It is important that not everyone’s experience will be in accord with this purely mathematical understanding of the test. There are situations where a person can score dramatically lower (probably not higher) than what there score should be. For example if you are very sick, or your beloved dog dies, you could score significantly lower than 29 points below your previous score.

GMAT scores are a relatively reliable predictor of academic performance in the first year of a business school program. Studies have shown that the median correlation between GMAT scores and first-year grades was 0.41 (perfect correlation is 1.0). Comparing 0.41 to the median correlation of 0.28 between undergraduate grade point average and first-year grades, you can conclude that business schools do have a strong incentive to see good GMAT scores from applicants. Because there is a degree of error, we all should exercise caution in comparing two scores. That is why other parts of your business school application are also as crucial to your admission.


How does the CAT work, as in, how does the test adapt to the individual user?

The multiple choice sections of the test are able to gauge how you respond to questions of various difficulties, and to give you questions based on that information.

In each question type, for example, sentence correction you will get a question of average difficulty first. If you answer this question correctly, your next questions will be more difficult. The more questions you answer correctly, the more difficult they will become. If you answer incorrectly to the first, average-difficulty question, your second question will be less difficult. This has two consequences: The first is that as you take the test, you will get fewer questions that are very easy for you, and fewer that are too hard. Also, no other test taker will see the same question combinations. In those ways, the CAT is able to better gauge your performance.

An ideal item pool for a computer adaptive test would be one with a large number of highly discriminating items well distributed at each ability level. The information functions for these items would appear as a series of peaked distributions across all levels of ability estimate.


Should I respond incorrectly to the harder questions in the beginning on purpose, so that the questions I get later I can answer easily?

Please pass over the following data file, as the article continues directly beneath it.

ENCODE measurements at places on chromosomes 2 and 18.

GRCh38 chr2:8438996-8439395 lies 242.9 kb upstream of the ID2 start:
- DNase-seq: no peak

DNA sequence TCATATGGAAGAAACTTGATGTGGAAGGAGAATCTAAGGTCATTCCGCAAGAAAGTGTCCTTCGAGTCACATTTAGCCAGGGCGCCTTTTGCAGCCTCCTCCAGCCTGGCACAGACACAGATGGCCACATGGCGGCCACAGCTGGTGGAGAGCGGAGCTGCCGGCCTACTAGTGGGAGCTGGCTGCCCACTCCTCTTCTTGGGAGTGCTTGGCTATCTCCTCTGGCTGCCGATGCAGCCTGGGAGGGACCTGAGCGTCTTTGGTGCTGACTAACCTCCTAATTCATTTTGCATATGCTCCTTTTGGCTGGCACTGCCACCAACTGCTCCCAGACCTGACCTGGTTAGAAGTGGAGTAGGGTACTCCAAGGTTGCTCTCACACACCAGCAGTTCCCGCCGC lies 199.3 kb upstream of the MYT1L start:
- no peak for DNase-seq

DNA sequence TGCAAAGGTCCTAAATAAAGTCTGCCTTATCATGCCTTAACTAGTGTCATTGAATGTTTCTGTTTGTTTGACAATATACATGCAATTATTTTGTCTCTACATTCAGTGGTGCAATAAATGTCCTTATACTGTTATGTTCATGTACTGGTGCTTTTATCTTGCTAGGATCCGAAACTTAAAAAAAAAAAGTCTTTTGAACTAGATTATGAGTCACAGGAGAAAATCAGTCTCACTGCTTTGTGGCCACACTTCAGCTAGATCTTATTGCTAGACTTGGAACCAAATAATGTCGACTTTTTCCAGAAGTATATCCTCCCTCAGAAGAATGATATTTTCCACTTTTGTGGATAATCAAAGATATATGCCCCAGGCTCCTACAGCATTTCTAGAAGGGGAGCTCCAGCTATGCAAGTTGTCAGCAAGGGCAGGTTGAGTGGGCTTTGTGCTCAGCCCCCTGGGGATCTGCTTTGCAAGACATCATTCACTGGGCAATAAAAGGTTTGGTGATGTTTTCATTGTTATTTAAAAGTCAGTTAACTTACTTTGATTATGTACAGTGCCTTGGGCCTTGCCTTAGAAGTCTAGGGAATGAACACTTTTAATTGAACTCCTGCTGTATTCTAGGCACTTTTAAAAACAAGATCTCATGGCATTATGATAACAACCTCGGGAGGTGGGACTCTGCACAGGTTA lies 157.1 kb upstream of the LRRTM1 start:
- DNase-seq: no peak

This may seem like a valid strategy, but you should not do it. You are not only scored on the number questions you answer correctly, but also on the level of difficulty of those questions. So, answering 10 hard questions correctly counts for more points than 10 easier questions.


Are there other factors involved in the scoring?

Yes there is one more. If you can answer a number of questions correctly that cover a range of question types, your score will improve. For example, if you can answer questions on algebra, geometry, and statistics in both data sufficiency and problem solving correctly, you will score higher than doing so in only one of those areas. This third factor however is less important in determining your score.

The logic behind having the third factor is simple: A business manager must be well rounded. He or she cannot just be an expert mathematician or a powerful analytical thinker. It is more important that the test taker prove that he or she are able to do both at a high level.


In this system, do you advise against random guessing?

Yes, we do advise against random guessing, for the most part. The only benefit of a random guess is that it will save you time on a question that leaves you particularly stumped. However with the odds at 1 in 5, the benefit is not worth the risk. Since the odds are that you will get it wrong, your next question or questions will be easier, and you will be losing the opportunity to answer difficult questions, thus losing the opportunity to max out your score. Also, the GMAT only gives the test taker 37 Quantitative and 41 Verbal questions, 10 of which on each are un-scored. It follows that you need to do you best on each question because you don’t have that many chances.

The problem with this advice is that there is a penalty for leaving a section blank. This penalty is worse than an incorrect answer. That being said, if you cannot figure it out, you can probably narrow it down to 3 or 4 options. Make educated guesses, not random ones, UNLESS you are scrammbling for time at the end of the exam. That is the only situation in which completely random guessing would be suitable.

It is even more important to not guess in the beginning of the test. These first few questions more or less determine the difficulty level of the rest of the test. It will be nearly impossible to “convince” the CAT to change the difficulty level in the middle. If you guess incorrectly on one or more of the first few questions, you will be stuck in a low-difficulty testing situation, and will not be able to make up points later. It is unlikely that after establishing a low difficulty level, the CAT will randomly introduce more difficult questions.